Next photo shows after I have been shaping and flattening out the center. Move your pins as needed to get the rug flat and a nice shape. Gently pull on the corners and edges to get it as straight and square as possible. Apply more water on a rag as needed.

Once you have the center flat and the rug shaped, its time to let it dry. I let my rug dry overnight with the pins in place. The next day, I removed the pins and flipped it over gently and let the back dry. The next morning the rug was completely dry and the rug held its shape rather nicely.

Closeup of the t-yarn rug once it was blocked and flatten. As you can see its pretty flat and I can live with how it looks now. I hope you find this t-yarn blocking tutorial useful should you find your rug or other projects need a little flattening.

Below you will find the crochet pattern details for the rug itself. Working with recycled materials can be challenging but with blocking methods you can have a final product that is quite presentable.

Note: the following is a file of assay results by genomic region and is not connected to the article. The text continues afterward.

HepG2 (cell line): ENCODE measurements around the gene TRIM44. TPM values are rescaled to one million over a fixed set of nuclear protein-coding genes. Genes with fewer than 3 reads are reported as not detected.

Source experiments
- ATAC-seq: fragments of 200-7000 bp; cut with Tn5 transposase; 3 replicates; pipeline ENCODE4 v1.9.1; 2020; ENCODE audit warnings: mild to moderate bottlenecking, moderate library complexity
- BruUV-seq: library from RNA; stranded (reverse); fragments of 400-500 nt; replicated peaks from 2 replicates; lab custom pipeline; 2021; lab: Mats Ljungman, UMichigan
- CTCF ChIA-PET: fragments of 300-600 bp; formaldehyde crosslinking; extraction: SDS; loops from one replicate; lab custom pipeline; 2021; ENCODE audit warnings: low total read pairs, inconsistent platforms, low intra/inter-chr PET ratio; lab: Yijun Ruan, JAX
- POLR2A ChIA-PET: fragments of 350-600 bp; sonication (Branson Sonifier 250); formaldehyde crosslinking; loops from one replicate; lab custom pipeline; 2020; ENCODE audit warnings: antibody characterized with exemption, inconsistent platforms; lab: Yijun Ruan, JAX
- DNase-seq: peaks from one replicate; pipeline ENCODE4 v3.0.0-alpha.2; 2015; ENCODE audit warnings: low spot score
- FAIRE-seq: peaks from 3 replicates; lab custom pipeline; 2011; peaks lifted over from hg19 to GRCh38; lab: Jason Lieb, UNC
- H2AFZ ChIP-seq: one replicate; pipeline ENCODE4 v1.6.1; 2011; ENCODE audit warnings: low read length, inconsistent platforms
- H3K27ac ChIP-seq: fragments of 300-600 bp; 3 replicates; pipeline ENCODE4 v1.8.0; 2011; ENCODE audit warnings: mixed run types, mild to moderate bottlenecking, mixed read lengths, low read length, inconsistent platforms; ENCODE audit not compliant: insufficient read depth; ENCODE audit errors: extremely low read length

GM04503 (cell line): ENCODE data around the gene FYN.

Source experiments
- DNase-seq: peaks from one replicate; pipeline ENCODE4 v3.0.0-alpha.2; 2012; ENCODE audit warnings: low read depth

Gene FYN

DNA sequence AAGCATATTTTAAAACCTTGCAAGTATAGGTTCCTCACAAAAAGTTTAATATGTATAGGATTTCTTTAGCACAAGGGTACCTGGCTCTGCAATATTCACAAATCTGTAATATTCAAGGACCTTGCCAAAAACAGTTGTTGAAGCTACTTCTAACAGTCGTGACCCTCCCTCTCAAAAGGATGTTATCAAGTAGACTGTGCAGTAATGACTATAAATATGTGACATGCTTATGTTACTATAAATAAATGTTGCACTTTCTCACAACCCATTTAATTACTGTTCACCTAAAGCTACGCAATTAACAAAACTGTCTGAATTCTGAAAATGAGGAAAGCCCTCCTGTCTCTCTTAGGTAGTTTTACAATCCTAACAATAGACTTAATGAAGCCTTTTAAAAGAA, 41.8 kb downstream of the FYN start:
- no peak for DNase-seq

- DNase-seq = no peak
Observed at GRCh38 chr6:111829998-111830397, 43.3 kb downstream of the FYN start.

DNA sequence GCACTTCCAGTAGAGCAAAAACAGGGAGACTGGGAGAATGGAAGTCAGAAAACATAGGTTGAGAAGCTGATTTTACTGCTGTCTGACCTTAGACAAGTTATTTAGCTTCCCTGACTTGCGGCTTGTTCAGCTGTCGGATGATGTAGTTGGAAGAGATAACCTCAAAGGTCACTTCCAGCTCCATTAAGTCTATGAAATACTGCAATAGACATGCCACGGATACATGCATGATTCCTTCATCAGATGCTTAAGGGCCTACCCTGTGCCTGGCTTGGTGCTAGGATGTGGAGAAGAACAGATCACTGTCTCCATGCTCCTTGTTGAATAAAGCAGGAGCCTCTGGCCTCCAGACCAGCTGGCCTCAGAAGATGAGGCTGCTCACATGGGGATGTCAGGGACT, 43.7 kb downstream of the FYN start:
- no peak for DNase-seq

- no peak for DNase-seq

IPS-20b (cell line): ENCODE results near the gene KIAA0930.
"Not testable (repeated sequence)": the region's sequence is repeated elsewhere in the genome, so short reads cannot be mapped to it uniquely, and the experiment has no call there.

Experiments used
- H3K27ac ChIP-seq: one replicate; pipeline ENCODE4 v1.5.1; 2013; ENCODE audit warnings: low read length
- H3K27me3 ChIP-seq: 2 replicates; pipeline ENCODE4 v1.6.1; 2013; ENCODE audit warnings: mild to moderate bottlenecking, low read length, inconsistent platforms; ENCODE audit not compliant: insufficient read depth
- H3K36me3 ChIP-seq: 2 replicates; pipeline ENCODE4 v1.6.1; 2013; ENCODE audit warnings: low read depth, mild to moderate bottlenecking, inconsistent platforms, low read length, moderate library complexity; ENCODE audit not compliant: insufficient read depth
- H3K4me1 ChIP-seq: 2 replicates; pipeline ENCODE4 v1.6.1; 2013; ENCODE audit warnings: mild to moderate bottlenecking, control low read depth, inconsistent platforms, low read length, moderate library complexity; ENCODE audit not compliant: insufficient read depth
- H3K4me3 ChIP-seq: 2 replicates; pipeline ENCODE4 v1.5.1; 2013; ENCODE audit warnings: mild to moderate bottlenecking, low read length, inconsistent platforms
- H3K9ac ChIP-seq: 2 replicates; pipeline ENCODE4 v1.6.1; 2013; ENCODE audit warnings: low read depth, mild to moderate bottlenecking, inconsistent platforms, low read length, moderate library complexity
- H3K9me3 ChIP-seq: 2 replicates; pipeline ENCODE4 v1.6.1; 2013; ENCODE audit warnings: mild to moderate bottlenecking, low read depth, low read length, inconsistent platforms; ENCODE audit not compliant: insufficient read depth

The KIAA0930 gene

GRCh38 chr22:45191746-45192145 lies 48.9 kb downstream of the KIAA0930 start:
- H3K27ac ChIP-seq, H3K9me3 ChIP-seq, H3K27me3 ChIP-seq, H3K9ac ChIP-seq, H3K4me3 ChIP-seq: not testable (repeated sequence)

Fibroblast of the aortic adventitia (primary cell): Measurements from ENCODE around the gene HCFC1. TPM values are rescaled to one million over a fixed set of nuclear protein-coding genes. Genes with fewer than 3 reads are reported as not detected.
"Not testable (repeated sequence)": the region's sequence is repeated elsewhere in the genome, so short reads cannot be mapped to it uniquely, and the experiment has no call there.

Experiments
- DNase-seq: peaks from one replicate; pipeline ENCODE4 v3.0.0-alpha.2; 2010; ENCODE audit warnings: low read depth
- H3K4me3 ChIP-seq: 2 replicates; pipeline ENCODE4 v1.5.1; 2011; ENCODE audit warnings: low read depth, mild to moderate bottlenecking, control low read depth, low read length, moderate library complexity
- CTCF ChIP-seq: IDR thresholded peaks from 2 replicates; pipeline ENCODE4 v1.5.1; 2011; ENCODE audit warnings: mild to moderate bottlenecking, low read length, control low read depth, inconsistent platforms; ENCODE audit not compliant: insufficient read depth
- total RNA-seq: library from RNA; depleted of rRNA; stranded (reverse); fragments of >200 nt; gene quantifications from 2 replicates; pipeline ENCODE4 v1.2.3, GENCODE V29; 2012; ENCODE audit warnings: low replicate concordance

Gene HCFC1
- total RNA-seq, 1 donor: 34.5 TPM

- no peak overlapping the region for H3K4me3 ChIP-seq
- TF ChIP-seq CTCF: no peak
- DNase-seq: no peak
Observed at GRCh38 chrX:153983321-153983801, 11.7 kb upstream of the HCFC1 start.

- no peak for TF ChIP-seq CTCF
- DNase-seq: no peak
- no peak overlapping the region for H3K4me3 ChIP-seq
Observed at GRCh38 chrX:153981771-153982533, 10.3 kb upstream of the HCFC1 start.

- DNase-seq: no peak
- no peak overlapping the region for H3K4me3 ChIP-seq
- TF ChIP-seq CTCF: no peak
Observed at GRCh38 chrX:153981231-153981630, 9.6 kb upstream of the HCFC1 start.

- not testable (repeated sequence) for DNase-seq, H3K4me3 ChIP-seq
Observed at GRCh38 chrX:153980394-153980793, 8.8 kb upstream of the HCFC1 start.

**********************************************************************************************************************************
Free Crocheted Recycled T-Yarn Rug Pattern

Rug measures 19 inches wide and 16” tall

Material: 2) each colored cotton t-shirts or jersey sheet material cut into ¾ inch strips
Approximately four t-shirts

T-yarn making tutorial here if you need it.

Hook: Metal “N” (9 mm) hook

With blue t-yarn, chain 8

Rnd 1
Using blue t-yarn, Sc in 2nd ch from hook in each chain stitch to end. Now continuing around the backside of chain work Sc in each st. (12st) Do not join rnds. Just continue to work in rounds unless advised otherwise.

Rnd 2
Work 3 Sc in the end st and then Sc in ea st down to the other end. Work 3 Sc in the end st and then Sc in ea remaining st of round.